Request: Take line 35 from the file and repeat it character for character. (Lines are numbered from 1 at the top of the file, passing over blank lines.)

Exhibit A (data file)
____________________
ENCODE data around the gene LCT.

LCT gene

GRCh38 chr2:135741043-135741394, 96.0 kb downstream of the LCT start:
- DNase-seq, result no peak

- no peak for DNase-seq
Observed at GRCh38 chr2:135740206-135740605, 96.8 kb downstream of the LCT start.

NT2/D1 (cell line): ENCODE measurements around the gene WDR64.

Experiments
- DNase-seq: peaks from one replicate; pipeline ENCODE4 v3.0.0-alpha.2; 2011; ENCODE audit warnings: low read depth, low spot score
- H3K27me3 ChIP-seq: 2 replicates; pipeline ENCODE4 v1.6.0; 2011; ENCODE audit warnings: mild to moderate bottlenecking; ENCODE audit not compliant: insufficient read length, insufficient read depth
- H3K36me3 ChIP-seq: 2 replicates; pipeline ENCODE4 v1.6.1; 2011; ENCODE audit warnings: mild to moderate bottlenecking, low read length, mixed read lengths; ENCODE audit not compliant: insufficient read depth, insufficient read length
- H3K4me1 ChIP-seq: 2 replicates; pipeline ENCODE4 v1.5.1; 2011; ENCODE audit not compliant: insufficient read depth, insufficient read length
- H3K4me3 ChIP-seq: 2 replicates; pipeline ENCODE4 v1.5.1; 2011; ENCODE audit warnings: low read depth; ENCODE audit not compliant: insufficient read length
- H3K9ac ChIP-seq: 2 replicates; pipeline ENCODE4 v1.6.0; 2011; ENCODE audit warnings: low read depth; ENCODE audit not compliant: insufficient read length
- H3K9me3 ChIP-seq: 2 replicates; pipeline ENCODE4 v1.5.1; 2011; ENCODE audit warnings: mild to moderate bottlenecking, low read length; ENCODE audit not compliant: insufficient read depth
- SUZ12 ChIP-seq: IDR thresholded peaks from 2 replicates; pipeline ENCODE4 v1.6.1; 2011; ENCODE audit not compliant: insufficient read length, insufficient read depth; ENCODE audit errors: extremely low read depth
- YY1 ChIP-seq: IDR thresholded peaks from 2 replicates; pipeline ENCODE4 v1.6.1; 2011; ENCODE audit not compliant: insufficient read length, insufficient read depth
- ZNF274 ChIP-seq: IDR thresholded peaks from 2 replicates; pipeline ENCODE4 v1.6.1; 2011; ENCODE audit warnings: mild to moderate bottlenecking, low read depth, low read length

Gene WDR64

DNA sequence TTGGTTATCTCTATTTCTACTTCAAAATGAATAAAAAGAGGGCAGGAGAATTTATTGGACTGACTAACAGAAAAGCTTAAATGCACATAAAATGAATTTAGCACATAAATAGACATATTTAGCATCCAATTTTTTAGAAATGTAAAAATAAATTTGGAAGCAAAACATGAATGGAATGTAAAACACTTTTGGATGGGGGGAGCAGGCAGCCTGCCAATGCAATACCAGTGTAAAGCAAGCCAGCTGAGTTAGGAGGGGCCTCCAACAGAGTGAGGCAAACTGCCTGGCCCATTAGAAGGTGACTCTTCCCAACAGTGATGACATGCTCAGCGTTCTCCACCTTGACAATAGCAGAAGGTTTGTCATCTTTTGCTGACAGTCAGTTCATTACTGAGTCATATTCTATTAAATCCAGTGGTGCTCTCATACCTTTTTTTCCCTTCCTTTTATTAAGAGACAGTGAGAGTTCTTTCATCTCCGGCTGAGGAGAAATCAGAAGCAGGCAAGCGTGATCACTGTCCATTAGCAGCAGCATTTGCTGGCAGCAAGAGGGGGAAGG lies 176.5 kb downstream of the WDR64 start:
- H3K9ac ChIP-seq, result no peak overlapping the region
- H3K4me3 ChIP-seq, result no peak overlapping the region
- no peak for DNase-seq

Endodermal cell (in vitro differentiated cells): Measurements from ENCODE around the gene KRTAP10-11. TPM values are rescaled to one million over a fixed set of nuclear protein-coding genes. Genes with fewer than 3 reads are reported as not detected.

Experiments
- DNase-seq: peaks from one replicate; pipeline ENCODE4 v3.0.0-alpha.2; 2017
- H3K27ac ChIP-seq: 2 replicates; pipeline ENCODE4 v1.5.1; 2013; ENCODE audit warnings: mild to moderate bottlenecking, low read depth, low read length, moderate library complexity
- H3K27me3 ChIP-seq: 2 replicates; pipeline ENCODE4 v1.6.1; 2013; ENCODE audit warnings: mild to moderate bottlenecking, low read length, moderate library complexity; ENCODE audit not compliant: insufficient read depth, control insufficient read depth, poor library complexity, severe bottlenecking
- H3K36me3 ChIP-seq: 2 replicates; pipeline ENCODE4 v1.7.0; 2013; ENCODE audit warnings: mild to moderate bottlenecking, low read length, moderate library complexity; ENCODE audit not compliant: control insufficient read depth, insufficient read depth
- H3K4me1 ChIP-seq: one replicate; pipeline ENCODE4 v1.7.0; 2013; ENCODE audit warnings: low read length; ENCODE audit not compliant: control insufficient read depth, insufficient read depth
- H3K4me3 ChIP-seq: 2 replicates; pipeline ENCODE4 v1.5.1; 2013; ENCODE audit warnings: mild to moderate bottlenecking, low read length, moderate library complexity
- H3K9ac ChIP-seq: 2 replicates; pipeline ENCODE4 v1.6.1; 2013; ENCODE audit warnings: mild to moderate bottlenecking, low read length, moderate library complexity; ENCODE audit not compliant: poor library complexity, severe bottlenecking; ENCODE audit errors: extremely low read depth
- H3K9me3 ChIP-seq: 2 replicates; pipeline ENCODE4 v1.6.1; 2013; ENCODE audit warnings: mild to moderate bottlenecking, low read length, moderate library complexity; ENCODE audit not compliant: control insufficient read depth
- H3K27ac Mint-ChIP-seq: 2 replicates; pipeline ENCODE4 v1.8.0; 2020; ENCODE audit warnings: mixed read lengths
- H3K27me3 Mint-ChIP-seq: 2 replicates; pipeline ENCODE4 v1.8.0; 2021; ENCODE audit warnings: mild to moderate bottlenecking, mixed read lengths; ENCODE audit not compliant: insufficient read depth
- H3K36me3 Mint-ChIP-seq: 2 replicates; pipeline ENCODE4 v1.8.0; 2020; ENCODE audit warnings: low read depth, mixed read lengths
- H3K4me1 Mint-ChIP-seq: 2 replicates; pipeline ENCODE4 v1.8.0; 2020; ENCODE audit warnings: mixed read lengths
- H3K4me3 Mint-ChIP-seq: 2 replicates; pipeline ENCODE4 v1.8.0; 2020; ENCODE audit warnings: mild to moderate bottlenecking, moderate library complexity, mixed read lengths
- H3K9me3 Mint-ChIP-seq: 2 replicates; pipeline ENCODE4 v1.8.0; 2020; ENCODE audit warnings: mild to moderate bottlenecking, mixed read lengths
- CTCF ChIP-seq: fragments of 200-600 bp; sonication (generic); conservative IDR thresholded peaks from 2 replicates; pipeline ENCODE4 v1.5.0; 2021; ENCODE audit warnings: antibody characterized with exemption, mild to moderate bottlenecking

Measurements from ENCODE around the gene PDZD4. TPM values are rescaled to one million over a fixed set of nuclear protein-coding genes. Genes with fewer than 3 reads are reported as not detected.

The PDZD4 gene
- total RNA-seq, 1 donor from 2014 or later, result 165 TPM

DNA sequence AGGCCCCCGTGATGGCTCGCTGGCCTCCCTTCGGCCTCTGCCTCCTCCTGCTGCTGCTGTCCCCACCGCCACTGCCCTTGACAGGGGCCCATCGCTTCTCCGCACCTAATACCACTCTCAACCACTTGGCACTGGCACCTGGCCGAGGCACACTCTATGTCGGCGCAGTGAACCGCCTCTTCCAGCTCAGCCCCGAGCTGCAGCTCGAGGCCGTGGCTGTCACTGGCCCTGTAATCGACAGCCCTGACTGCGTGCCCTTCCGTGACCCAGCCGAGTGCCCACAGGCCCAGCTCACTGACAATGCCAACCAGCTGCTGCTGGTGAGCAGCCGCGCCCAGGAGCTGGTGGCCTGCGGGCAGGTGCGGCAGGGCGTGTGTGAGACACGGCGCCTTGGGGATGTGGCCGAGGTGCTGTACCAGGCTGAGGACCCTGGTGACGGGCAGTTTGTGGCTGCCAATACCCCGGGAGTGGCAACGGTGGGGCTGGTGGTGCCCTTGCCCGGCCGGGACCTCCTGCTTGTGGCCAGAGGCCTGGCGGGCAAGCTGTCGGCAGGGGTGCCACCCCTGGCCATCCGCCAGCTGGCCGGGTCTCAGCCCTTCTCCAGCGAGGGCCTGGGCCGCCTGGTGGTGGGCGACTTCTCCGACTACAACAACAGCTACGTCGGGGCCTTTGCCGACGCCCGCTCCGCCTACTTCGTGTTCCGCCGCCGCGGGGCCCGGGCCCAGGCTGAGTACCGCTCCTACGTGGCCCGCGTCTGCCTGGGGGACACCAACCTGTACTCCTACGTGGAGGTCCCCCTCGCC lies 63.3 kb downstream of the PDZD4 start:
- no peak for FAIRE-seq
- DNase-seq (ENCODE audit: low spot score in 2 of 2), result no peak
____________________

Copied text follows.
- H3K27me3 Mint-ChIP-seq: 2 replicates; pipeline ENCODE4 v1.8.0; 2021; ENCODE audit warnings: mild to moderate bottlenecking, mixed read lengths; ENCODE audit not compliant: insufficient read depth